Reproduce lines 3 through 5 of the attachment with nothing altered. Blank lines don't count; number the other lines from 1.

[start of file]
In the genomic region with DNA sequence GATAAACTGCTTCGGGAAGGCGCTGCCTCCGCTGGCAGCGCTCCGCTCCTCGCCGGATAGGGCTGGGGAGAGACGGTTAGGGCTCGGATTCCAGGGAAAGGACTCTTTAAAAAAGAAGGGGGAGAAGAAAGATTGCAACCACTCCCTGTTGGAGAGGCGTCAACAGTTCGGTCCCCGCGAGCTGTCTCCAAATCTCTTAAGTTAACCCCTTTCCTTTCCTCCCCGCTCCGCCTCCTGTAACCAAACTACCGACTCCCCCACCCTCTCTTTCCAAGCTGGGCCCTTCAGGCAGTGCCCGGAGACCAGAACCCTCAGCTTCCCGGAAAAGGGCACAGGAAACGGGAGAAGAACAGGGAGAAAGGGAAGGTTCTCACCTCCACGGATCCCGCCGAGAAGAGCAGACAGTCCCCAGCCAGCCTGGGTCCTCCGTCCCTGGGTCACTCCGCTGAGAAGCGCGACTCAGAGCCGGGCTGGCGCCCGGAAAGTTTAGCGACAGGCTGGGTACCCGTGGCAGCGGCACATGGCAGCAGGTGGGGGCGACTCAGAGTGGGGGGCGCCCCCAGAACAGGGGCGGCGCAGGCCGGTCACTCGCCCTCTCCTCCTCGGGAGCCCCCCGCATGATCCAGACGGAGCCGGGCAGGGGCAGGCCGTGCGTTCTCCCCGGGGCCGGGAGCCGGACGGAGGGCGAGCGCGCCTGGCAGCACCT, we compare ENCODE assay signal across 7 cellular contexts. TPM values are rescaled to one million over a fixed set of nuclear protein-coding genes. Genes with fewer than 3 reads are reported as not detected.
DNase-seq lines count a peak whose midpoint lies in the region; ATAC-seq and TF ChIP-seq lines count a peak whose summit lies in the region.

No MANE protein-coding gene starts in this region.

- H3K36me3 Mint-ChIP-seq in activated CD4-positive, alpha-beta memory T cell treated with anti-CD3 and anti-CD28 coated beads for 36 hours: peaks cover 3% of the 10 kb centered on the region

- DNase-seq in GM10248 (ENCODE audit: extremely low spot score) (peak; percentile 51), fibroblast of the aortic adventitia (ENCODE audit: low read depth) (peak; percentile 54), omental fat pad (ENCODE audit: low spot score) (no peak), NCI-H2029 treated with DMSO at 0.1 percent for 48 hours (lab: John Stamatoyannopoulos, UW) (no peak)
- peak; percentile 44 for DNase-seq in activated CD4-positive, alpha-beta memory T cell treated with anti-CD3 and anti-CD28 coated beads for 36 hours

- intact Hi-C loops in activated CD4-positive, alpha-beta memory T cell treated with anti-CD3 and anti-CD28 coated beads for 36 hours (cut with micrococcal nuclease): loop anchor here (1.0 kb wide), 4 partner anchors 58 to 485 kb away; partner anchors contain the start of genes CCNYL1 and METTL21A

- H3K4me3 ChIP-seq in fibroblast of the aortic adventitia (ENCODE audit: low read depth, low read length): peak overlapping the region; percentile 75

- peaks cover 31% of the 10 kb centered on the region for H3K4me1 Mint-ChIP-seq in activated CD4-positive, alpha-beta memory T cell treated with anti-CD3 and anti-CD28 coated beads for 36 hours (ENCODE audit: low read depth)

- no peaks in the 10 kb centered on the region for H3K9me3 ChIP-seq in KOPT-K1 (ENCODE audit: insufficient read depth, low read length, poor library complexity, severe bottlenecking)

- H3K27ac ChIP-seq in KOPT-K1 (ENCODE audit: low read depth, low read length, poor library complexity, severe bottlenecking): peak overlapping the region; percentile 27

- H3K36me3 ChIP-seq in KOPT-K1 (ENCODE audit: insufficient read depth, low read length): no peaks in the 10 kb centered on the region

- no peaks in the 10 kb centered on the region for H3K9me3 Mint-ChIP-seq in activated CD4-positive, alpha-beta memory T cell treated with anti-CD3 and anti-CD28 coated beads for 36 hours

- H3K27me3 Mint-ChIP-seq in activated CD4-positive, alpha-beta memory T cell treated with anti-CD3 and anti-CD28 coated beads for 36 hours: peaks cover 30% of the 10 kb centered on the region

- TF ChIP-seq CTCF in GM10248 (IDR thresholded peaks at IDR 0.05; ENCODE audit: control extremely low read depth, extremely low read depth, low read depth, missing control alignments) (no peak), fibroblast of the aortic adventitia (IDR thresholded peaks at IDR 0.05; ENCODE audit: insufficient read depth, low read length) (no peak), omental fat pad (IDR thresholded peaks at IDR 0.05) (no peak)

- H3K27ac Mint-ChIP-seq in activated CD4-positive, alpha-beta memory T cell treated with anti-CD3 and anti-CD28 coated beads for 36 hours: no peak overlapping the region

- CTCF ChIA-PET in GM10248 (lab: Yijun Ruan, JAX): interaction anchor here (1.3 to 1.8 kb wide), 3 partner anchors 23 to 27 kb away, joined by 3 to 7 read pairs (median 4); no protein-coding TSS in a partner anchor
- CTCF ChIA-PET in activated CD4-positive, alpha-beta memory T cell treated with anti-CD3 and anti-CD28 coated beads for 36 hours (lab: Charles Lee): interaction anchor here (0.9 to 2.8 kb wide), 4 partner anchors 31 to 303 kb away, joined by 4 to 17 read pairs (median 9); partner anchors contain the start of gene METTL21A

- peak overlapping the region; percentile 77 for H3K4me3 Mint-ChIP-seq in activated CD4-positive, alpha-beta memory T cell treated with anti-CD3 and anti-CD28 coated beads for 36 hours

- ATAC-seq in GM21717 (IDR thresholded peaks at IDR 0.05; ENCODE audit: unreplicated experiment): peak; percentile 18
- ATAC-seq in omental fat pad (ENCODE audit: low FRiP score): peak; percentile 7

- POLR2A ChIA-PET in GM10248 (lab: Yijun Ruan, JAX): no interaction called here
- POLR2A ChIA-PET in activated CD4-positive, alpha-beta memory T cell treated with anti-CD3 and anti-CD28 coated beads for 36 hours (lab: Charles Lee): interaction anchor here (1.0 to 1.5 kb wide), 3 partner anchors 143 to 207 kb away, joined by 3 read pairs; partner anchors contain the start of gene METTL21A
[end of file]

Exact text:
No MANE protein-coding gene starts in this region.

- H3K36me3 Mint-ChIP-seq in activated CD4-positive, alpha-beta memory T cell treated with anti-CD3 and anti-CD28 coated beads for 36 hours: peaks cover 3% of the 10 kb centered on the region

- DNase-seq in GM10248 (ENCODE audit: extremely low spot score) (peak; percentile 51), fibroblast of the aortic adventitia (ENCODE audit: low read depth) (peak; percentile 54), omental fat pad (ENCODE audit: low spot score) (no peak), NCI-H2029 treated with DMSO at 0.1 percent for 48 hours (lab: John Stamatoyannopoulos, UW) (no peak)